Drones are already being used in war zones and to spy on people.
Now an enterprising young engineer has developed a flying robot that could one day save thousands of lives.
Alec Momont's 'ambulance drone' flies at speeds of up to 100 kilometres per hour, carries its own defibrillator and can reach people much more quickly than a standard emergency vehicle.
"Around 800,000 people suffer a cardiac arrest in the European Union every year and only 8% survive," said Mr Momont, 23, a graduate student at Delft University of Technology in the Netherlands.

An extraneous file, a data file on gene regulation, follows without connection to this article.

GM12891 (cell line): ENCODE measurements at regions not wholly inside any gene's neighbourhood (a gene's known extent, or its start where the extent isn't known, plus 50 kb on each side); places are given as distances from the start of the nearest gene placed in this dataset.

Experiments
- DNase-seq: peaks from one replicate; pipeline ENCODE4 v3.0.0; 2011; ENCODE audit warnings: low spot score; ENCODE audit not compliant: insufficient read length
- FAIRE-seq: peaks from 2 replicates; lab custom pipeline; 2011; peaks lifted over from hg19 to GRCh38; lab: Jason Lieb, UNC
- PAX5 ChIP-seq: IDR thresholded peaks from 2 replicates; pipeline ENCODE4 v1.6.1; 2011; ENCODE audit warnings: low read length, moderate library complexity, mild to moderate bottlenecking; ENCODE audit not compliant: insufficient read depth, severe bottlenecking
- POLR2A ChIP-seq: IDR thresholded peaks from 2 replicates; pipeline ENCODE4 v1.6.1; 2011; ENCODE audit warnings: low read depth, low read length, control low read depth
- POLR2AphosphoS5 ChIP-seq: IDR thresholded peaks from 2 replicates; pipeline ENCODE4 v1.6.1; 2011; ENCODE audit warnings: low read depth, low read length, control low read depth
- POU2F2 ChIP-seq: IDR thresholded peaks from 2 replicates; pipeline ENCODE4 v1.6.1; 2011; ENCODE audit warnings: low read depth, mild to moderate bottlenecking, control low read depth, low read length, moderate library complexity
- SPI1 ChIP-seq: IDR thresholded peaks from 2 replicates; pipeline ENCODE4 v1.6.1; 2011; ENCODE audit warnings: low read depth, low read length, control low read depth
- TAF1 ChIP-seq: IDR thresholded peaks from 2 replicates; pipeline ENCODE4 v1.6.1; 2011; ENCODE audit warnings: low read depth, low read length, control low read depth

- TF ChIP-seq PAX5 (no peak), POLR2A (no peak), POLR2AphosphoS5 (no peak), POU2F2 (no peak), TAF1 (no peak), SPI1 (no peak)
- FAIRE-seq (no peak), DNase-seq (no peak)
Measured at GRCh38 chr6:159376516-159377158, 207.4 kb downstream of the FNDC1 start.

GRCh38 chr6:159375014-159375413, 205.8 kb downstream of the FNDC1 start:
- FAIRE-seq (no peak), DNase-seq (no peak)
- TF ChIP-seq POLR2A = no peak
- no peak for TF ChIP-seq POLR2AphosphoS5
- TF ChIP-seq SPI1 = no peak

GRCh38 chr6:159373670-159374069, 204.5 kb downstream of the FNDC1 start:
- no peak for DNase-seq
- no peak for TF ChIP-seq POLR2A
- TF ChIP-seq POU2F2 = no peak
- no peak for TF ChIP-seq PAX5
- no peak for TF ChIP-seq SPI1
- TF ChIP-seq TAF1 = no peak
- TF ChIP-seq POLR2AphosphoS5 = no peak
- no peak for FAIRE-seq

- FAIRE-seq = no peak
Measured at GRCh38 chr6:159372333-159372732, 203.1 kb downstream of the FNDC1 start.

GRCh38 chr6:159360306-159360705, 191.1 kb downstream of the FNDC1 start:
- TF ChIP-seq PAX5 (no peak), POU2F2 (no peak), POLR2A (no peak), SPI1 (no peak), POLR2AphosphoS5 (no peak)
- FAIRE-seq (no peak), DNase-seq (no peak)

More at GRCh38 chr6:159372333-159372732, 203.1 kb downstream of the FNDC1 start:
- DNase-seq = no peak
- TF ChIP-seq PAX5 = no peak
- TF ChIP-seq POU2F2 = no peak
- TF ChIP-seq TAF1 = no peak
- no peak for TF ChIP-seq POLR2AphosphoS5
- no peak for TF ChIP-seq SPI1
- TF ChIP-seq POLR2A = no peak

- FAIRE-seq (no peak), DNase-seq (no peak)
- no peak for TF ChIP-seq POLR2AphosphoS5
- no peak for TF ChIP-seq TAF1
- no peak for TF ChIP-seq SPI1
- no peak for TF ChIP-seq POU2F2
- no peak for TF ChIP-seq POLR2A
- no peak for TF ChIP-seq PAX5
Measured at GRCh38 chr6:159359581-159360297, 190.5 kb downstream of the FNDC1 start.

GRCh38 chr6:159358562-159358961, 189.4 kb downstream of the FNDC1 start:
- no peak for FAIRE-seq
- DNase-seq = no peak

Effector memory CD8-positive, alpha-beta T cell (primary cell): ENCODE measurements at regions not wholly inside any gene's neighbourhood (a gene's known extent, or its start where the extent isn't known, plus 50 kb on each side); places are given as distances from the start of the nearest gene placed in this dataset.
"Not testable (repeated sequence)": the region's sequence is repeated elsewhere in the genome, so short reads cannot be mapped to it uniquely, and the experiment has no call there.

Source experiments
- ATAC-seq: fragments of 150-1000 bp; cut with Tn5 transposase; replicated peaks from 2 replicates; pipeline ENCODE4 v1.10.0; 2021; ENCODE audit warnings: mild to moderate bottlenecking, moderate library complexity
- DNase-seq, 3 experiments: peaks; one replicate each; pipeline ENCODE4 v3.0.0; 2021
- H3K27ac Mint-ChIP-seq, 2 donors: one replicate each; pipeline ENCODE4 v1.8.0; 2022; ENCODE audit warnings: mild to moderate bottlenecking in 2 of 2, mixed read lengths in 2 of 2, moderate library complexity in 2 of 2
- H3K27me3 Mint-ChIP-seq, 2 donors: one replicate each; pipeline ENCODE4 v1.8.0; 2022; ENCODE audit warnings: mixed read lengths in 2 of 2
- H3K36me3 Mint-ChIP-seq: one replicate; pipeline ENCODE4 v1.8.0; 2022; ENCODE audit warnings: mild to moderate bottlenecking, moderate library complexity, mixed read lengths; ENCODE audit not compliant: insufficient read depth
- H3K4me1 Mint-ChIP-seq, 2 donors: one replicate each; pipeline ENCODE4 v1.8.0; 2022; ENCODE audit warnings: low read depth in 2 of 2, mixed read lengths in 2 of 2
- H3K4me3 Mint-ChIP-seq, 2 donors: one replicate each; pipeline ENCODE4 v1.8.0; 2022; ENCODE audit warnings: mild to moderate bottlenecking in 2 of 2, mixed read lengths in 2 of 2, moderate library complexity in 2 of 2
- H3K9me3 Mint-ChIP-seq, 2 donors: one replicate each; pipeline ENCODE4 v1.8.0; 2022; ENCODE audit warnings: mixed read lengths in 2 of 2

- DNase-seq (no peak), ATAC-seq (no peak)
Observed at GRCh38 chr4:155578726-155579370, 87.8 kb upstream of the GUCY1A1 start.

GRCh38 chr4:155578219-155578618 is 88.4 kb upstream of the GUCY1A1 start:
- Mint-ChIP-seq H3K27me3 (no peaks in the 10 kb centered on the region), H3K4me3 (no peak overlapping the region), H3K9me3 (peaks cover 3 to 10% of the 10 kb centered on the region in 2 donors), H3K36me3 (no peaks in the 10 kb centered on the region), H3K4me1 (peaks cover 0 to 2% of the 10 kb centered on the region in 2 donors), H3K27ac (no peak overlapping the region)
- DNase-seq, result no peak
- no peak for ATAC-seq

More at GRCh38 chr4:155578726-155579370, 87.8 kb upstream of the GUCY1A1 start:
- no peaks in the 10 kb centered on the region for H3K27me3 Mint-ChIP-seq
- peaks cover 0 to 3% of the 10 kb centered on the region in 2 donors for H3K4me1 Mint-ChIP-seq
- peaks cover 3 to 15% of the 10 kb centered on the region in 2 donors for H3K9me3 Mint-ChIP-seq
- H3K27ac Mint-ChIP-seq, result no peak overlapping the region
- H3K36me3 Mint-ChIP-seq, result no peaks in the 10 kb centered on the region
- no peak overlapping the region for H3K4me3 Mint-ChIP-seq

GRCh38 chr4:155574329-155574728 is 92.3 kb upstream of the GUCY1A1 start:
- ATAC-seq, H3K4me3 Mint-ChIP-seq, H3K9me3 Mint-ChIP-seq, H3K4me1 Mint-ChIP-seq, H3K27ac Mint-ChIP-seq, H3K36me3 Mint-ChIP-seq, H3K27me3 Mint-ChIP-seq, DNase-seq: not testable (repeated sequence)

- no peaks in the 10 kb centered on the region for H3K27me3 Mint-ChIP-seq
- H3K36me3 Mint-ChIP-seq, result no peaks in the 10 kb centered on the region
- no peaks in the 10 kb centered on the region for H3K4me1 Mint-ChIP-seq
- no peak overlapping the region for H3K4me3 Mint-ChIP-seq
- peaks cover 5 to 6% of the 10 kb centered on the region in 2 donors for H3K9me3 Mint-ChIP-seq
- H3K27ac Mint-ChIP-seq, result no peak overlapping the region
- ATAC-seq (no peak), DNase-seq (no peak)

"The main reason for this is the relatively long response time of emergency services of around 10 minutes, while brain death and fatalities occur with four to six minutes.
"The ambulance drone can get a defibrillator to a patient within a 12 square kilometre zone within a minute, increasing the chance of survival from 8%to 80%."
The drone tracks emergency mobile calls and uses GPS to navigate.Once at the patient's location, an operator can watch and instruct those helping the victim by using an on-board camera connected to a control room.
Mr Momont said he hoped to have an emergency drone network operating across Holland within the next five years, but added legal issues regarding the use of drones had to be resolved first.
He added he wanted his invention to become a "flying medical toolbox" also able to carry an oxygen mask and medicine such as insulin.